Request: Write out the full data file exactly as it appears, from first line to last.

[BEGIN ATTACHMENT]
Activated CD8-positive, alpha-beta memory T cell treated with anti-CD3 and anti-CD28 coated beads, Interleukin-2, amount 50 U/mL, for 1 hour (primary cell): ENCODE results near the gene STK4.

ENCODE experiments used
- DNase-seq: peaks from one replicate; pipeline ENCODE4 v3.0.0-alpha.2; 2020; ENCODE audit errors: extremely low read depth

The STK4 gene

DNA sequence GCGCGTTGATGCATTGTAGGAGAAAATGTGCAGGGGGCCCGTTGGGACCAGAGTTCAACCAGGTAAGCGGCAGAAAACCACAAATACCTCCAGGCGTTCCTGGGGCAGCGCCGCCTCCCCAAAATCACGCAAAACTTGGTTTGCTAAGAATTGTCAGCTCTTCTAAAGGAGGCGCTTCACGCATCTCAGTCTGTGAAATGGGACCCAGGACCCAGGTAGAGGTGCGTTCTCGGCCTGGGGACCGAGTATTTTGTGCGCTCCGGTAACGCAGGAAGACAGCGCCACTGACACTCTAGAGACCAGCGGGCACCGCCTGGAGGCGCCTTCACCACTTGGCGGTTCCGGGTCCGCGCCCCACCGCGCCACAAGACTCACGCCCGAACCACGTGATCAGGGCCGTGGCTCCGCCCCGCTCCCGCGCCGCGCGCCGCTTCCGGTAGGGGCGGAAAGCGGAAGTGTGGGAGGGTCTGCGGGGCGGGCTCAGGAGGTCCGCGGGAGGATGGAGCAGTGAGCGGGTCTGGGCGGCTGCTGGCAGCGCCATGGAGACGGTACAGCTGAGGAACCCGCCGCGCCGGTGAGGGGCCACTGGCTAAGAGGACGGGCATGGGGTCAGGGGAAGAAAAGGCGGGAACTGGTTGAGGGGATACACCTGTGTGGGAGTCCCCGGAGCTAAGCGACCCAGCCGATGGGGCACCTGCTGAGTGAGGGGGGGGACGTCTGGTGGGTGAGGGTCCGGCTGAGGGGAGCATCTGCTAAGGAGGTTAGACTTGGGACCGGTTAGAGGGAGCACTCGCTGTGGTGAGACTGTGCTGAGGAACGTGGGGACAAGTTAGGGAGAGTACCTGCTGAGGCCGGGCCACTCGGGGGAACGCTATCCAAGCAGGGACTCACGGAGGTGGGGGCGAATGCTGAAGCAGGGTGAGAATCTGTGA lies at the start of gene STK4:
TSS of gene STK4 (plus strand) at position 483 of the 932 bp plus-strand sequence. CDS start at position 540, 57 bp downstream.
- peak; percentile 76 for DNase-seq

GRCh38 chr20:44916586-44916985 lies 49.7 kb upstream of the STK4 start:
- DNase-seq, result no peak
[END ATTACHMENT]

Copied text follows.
Activated CD8-positive, alpha-beta memory T cell treated with anti-CD3 and anti-CD28 coated beads, Interleukin-2, amount 50 U/mL, for 1 hour (primary cell): ENCODE results near the gene STK4.

ENCODE experiments used
- DNase-seq: peaks from one replicate; pipeline ENCODE4 v3.0.0-alpha.2; 2020; ENCODE audit errors: extremely low read depth

The STK4 gene

DNA sequence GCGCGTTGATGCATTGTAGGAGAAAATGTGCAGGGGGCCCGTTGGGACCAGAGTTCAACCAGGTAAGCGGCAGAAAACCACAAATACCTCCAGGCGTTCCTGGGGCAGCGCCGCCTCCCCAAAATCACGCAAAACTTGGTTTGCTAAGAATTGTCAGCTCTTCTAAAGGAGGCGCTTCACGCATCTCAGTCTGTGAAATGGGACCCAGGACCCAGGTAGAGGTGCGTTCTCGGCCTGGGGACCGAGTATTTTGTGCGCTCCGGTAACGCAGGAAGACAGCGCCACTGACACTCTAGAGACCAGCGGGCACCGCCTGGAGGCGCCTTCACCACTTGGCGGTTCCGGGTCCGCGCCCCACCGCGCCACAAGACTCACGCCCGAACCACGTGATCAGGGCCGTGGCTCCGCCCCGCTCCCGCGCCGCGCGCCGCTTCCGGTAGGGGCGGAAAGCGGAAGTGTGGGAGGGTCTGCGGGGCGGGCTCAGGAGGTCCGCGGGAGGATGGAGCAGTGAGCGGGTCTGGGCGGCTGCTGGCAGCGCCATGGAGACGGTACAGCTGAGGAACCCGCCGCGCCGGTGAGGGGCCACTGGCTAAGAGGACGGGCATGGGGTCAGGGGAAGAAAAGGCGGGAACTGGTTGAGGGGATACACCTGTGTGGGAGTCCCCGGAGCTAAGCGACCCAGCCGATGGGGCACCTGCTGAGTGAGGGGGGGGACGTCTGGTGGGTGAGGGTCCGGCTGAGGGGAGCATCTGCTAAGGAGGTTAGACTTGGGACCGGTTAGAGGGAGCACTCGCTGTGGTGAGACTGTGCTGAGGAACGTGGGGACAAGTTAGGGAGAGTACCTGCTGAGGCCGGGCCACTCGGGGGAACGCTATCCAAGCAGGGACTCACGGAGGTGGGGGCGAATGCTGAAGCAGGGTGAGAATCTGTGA lies at the start of gene STK4:
TSS of gene STK4 (plus strand) at position 483 of the 932 bp plus-strand sequence. CDS start at position 540, 57 bp downstream.
- peak; percentile 76 for DNase-seq

GRCh38 chr20:44916586-44916985 lies 49.7 kb upstream of the STK4 start:
- DNase-seq, result no peak